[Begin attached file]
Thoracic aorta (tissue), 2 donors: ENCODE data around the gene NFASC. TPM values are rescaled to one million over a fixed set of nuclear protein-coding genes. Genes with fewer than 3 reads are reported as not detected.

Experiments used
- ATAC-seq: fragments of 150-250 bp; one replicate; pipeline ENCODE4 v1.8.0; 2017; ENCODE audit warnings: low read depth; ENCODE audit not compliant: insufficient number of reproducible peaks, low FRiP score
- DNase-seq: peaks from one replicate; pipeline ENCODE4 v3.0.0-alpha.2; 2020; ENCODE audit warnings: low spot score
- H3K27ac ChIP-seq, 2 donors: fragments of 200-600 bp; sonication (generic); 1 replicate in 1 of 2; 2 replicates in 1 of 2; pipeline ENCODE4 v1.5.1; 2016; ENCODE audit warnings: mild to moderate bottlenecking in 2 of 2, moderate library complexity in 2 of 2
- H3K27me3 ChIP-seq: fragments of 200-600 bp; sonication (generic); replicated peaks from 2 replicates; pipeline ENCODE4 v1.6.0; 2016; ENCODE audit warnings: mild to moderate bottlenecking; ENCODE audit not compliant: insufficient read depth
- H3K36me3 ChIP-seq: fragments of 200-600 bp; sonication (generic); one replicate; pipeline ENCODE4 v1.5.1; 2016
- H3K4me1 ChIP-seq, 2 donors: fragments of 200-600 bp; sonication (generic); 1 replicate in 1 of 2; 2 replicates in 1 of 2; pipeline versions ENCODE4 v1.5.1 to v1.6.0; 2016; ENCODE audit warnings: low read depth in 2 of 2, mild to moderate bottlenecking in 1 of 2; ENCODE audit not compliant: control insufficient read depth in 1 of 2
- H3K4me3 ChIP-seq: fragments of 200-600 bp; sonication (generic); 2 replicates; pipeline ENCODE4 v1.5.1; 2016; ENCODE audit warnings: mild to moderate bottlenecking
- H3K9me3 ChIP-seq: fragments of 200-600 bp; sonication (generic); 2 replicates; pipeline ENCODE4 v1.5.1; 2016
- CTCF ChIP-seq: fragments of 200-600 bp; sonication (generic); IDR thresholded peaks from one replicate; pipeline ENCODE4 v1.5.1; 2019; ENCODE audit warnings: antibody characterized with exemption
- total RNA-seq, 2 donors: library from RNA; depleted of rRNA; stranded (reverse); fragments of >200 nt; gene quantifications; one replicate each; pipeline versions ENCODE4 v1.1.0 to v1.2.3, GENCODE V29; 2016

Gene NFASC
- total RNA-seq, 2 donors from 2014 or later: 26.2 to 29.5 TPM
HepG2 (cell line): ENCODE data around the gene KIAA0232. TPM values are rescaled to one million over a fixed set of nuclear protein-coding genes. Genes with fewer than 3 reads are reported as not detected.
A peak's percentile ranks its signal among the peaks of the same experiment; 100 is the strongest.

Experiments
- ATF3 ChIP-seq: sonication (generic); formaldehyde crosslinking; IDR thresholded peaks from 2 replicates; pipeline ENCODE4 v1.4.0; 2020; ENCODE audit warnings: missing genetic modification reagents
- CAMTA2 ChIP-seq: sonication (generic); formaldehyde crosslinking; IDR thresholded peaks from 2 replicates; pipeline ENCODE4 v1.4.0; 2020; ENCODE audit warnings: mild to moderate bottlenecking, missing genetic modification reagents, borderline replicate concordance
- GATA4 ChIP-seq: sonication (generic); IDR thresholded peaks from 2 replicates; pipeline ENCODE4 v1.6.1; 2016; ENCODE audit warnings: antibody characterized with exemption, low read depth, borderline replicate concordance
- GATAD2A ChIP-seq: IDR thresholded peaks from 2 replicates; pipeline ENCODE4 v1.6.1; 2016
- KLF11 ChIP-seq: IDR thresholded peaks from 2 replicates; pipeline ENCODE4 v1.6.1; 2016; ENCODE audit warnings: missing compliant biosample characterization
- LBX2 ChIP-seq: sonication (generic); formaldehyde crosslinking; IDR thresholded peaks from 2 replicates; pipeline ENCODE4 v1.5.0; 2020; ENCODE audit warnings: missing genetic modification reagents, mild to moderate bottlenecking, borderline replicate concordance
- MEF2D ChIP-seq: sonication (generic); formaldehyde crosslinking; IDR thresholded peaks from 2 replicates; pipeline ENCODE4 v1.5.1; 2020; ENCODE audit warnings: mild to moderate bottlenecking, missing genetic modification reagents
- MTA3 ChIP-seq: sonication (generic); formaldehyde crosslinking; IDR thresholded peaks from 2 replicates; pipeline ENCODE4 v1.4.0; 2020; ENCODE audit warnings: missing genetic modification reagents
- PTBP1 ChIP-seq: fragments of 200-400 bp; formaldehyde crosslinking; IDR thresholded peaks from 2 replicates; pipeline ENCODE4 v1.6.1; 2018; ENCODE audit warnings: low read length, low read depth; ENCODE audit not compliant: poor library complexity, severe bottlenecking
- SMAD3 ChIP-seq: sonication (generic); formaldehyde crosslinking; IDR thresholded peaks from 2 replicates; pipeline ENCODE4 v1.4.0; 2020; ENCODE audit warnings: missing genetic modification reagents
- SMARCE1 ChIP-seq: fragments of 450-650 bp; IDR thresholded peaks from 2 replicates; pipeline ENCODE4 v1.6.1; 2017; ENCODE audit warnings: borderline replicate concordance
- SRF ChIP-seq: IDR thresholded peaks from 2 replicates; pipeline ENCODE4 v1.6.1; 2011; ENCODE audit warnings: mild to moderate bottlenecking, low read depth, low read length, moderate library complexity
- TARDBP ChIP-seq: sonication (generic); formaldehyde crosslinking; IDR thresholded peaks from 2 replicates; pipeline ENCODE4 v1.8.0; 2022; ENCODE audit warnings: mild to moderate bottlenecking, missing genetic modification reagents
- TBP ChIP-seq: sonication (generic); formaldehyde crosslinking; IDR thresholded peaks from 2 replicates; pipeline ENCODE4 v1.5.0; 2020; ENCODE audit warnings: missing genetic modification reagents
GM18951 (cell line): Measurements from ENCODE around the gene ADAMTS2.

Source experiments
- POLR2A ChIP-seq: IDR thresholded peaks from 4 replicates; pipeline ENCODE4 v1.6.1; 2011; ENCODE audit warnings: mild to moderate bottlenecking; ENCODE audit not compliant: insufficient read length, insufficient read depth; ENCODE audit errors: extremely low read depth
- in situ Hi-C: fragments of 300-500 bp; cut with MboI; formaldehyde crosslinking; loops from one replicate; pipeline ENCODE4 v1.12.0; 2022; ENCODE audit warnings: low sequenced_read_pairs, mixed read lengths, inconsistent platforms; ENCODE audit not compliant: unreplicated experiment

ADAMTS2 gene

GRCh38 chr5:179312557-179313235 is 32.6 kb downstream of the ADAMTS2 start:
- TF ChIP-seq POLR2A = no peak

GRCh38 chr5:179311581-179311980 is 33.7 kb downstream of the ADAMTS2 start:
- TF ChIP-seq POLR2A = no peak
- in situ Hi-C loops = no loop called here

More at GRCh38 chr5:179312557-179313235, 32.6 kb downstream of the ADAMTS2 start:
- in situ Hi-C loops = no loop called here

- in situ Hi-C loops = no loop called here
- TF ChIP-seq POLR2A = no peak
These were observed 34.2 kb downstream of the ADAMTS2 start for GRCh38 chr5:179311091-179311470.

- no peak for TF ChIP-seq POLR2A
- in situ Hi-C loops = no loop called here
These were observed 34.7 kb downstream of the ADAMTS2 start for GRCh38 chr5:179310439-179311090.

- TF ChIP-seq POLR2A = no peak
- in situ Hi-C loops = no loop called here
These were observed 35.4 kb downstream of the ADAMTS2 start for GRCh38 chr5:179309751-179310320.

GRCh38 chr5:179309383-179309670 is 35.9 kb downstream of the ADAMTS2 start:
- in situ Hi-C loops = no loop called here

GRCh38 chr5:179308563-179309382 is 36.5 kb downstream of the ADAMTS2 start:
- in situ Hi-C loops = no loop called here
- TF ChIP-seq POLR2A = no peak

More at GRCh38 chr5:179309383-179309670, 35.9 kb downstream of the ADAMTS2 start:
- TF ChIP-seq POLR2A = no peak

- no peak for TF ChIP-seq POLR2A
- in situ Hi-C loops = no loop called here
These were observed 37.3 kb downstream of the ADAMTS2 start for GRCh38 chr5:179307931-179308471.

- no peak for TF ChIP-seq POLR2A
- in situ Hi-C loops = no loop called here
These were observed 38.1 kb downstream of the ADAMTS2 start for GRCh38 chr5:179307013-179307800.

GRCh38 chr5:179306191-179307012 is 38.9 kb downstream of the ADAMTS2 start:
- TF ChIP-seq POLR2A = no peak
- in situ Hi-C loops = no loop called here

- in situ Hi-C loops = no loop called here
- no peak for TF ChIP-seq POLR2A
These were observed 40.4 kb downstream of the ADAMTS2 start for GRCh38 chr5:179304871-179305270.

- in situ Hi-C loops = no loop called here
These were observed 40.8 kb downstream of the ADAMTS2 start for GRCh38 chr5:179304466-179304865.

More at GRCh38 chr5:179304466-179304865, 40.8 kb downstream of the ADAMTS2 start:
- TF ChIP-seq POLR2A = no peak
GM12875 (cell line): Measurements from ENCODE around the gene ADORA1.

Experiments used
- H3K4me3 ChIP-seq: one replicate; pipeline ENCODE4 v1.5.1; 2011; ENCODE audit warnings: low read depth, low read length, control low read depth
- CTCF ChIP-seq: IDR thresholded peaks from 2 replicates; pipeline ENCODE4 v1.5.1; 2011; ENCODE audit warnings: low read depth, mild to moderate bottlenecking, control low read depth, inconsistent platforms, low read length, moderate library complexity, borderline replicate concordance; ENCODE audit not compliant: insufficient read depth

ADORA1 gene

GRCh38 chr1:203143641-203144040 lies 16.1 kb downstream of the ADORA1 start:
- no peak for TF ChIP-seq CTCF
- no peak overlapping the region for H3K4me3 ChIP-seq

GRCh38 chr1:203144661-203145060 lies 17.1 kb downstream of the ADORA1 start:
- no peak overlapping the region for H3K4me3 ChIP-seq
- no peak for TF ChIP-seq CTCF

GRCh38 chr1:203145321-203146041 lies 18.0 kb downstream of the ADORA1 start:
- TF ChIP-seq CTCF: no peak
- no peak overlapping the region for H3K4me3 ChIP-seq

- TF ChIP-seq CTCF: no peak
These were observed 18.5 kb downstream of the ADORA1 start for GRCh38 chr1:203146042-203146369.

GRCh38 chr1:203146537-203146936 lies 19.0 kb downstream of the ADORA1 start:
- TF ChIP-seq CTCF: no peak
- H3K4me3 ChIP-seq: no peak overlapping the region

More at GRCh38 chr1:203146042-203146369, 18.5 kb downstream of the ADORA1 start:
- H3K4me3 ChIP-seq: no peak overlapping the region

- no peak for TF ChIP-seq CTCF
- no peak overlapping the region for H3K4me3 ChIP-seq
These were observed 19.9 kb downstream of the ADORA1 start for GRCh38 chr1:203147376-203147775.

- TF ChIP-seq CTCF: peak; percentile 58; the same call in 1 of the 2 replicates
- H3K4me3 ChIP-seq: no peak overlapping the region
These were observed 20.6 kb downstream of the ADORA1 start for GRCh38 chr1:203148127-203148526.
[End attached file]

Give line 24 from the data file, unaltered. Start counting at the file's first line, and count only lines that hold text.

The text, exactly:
- MEF2D ChIP-seq: sonication (generic); formaldehyde crosslinking; IDR thresholded peaks from 2 replicates; pipeline ENCODE4 v1.5.1; 2020; ENCODE audit warnings: mild to moderate bottlenecking, missing genetic modification reagents